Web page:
On 15 August 1902, a battalion of Chinese police officers under the command of Superintendent Zhao Bingjun marched into city center of Tianjin and toward the Yamen Complex, the ceremonial site where the Eight Power Alliance was handing back the city to Governor General Yuan Shikai after two years of occupation following the Boxer Uprising. As they approached the complex, allied officials and commanders, standing with Yuan Shikai and his entourage under a “Friendship Forever” banner, were shocked and dismayed. As one of the preconditions for its resumption of the control of the city, the Qing government had agreed to the allied demand that its troops would not enter the vicinity of Tianjin, and some allied officials had even thought that Yuan would be compelled to beg the allied forces to stay and continue to maintain law and order. Yuan Shikai's sudden show of forces was a slap in their faces and potentially a violation of an international agreement. “What is the meaning of this?” asked an allied representative with raised voice. “Look carefully. These are not troops,” Yuan replied with a smirk, “They are policemen.” Not knowing what to do, allied officials pointed fingers at each other, blaming the stupidity of those who had designed the agreement. “It is not we who are stupid,” one said, “It is Yuan Shikai who is so cunning.”
1 The epic popular historical drama series Zouxiang gonghe (Toward a republic) was simultaneously released in television and book formats. Lei, Zhang, “Di ershiqi ji (Episode 27),” in Zouxiang gonghe (Toward a republic) (China Central Television, 2003).
2 Shikai, Yuan, “Chuangli Baoding jingwuju bing tianshe xuetang yiding zhangcheng cheng lan zhe (A memorial report on the establishment of the Police Bureau and Police Academy in Baoding with regulations attached),” in Yuan Shikai zou yi (Court memorials by Yuan Shikai), Yizhong, Liao and Zhenrong, Luo, eds. (Tianjin: Tianjin guji chubanshe, 1987), 604–17; Li, Zongyi, Yuan Shikai zhuan (A biography of Yuan Shikai) (Beijing: Zhonghua shuju, 1980).
3 Shikai, Yuan, “Gongbao di Jin riqi jieshou qingxing (A report on regaining control of Tianjin),” in Yuan Shikai zou yi (Court memorials by Yuan Shikai), Yizhong, Liao and Zhenrong, Luo, eds. (Tianjin: Tianjin guji chubanshe, 1987), 620–22.
4 As Ruth Rogaski argues, while the term “semi-colonialism” is sometimes used to imply a “half-full” form of colonialism, the case of treaty-port Tianjin suggests that it was actually “hypercolonial,” in the sense that native reformers and intellectuals often wholeheartedly embraced the colonial project of modernization in order to resist further colonial intrusion. Rogaski, Ruth, Hygienic Modernity: Meanings of Health and Disease in Treaty-Port China (Berkeley: University of California Press, 2004), 11.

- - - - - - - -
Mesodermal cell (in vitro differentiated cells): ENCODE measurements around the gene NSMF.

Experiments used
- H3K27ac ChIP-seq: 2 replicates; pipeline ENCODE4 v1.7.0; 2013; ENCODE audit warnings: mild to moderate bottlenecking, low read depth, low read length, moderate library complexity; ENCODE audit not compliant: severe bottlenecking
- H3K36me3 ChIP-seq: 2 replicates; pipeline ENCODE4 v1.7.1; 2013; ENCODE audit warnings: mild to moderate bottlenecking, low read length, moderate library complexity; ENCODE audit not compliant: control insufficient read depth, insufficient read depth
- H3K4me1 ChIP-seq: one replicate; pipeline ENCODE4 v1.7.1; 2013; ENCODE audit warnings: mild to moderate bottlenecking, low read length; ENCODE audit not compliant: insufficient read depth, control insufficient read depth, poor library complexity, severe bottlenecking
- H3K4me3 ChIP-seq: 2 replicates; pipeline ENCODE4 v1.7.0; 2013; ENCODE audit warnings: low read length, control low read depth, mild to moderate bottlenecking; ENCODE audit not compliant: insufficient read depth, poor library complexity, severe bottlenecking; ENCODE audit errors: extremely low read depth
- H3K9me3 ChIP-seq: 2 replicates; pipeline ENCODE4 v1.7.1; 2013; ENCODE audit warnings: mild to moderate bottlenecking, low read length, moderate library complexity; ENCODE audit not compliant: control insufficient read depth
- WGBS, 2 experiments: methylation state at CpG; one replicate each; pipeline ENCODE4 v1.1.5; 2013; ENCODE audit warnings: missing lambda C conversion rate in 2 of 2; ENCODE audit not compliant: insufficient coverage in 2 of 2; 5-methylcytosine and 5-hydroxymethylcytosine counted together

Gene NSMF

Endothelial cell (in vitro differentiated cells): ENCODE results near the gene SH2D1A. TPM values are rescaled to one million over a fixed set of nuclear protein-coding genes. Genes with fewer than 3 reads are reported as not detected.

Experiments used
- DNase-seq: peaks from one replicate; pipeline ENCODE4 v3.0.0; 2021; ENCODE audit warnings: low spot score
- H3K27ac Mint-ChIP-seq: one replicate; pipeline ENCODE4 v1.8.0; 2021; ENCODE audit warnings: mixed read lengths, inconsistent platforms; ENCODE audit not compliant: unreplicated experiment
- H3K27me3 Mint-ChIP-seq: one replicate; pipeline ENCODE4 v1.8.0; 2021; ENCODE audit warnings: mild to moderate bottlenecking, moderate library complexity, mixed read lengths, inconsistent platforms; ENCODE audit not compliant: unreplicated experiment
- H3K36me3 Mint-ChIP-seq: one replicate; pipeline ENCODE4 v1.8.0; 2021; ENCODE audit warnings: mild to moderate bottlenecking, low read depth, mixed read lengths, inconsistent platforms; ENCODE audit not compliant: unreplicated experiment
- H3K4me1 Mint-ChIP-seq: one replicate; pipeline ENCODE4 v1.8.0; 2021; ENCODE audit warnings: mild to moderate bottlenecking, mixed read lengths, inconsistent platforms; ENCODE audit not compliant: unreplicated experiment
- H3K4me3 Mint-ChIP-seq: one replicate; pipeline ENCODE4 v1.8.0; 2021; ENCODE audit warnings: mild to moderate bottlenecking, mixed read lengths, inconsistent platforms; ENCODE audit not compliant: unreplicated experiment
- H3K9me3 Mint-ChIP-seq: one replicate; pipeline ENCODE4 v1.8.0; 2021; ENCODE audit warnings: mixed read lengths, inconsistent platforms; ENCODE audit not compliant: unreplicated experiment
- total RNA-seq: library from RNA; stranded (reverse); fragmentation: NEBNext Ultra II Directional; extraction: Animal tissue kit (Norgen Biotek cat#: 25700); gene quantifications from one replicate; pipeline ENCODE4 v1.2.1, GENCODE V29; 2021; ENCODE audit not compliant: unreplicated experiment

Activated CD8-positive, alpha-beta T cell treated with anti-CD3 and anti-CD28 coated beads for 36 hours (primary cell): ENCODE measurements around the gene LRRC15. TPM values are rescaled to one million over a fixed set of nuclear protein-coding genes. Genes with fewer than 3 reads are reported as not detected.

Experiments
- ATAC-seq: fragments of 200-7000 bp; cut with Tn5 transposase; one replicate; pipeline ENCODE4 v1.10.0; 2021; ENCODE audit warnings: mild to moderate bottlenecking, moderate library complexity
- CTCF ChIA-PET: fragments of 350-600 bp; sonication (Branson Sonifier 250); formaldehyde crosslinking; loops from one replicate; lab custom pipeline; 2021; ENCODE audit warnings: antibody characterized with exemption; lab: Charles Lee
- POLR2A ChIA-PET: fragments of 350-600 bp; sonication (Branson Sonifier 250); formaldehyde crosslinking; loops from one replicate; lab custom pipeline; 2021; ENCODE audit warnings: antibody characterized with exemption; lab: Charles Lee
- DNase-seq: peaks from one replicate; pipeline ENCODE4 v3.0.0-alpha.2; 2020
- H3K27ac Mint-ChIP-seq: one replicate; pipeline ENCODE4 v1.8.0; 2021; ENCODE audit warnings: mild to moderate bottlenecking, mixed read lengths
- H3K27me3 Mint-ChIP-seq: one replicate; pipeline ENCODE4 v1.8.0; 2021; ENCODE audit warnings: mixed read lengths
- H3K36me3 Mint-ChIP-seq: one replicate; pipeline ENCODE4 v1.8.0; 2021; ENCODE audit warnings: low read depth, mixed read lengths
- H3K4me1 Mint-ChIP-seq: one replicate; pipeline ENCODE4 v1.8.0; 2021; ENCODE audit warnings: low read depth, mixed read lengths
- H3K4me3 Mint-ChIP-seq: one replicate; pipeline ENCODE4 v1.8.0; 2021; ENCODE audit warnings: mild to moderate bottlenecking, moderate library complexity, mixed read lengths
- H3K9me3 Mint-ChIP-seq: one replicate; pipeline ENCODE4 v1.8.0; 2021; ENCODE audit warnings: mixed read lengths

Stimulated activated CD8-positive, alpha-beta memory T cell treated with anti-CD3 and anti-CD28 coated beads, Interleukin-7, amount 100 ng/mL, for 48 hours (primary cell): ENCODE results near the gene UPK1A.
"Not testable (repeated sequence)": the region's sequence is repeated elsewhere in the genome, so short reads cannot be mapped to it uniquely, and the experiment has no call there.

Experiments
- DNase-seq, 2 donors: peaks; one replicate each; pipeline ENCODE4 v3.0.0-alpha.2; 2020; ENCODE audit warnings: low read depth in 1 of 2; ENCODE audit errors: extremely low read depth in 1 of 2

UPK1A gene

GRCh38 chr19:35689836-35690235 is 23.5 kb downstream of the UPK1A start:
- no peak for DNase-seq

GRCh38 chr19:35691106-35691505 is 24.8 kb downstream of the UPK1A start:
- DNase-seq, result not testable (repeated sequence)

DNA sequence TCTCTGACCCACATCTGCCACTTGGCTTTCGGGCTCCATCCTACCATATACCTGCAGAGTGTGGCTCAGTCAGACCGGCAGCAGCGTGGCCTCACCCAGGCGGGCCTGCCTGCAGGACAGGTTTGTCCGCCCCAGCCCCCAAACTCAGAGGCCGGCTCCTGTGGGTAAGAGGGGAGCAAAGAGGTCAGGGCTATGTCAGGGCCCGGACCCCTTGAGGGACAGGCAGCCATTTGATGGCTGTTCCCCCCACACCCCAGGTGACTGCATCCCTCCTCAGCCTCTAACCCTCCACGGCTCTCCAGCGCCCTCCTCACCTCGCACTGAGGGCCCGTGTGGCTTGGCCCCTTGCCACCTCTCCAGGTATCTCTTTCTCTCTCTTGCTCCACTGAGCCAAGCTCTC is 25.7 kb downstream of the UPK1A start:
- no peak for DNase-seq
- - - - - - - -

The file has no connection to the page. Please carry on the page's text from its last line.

5 Stapleton, Kristin Eileen, Civilizing Chengdu: Chinese Urban Reform, 1895–1937, Harvard East Asian Monographs 186 (Cambridge, Mass.: Harvard University Asia Center, 2000); Wang, Di, Street Culture in Chengdu: Public Space, Urban Commoners, and Local Politics, 1870–1930 (Stanford: Stanford University Press, 2003).
6 Dodsworth, Francis, “The Idea of Police in Eighteenth-Century England: Discipline, Reformation, Superintendence, c. 1780–1800,” Journal of the History of Ideas 69, 4 (2008): 583–604.
7 Strand, David, Rickshaw Beijing: City People and Politics in the 1920s (Berkeley: University of California Press, 1989), 87.
8 Wakeman, Frederic, Policing Shanghai, 1927–1937 (Berkeley: University of California Press, 1995), 60–77.
9 In recent years, some scholars have begun to pay attention to reform efforts at the national level in the final years of the Qing. Thompson, Roger, “The Lessons of Defeat: Transforming the Qing State after the Boxer War,” Modern Asian Studies 37, 4 (2003): 769–73.
10 In other words, authoritarian governmentality, like liberal governmentality, should be seen as a subset of modern governmentality. Dean, Mitchell, Governmentality: Power and Rule in Modern Society (London: Sage Publications, 1999), 144–46.
11 Duara, Prasenjit, Sovereignty and Authenticity: Manchukuo and the East Asian Modern (Lanham, Md.: Rowman and Littlefield Publishers, 2003), 9, 19.
12 They argue that Benedict Anderson has failed to demarcate these two very different forms of imagined communities. Kelly, John and Kaplan, Martha, Represented Communities: Fiji and World Decolonization (Chicago: University of Chicago Press, 2001), 1–4.
13 Hevia, James L., English Lessons: The Pedagogy of Imperialism in Nineteenth-Century China (Durham, N.C.: Duke University Press, 2003).
14 I use this term with full acknowledgment of its controversies. I do not use the concept “semi-colonial” as a way to ghettoize Chinese history, or argue for its exceptionalism and incomparability with other colonial experiences. I think we can use the term productively to describing native regimes that actively sought to remake themselves by appropriating the logic and language of colonialism. Colonial modernity and semi-colonialism, in other words, need not be two incompatible concepts. For discussions on semi-colonialism, colonial modernity, and the multiplicity of colonialisms, see Barlow, Tani, “Introduction: On ‘Colonial Modernity,’” in Barlow, Tani, ed., Formations of Colonial Modernity in East Asia (Durham: Duke University Press, 1997), 1–20; Shih, Shumei, The Lure of the Modern: Writing Modernism in Semicolonial China, 1917–1937 (Berkeley: University of California Press, 2001); Cooper, Frederick, “Postcolonial Studies and the Study of History,” in Loomba, Ania et al. , eds., Postcolonial Studies and Beyond (Durham, N.C.: Duke University Press, 2005), 401–22.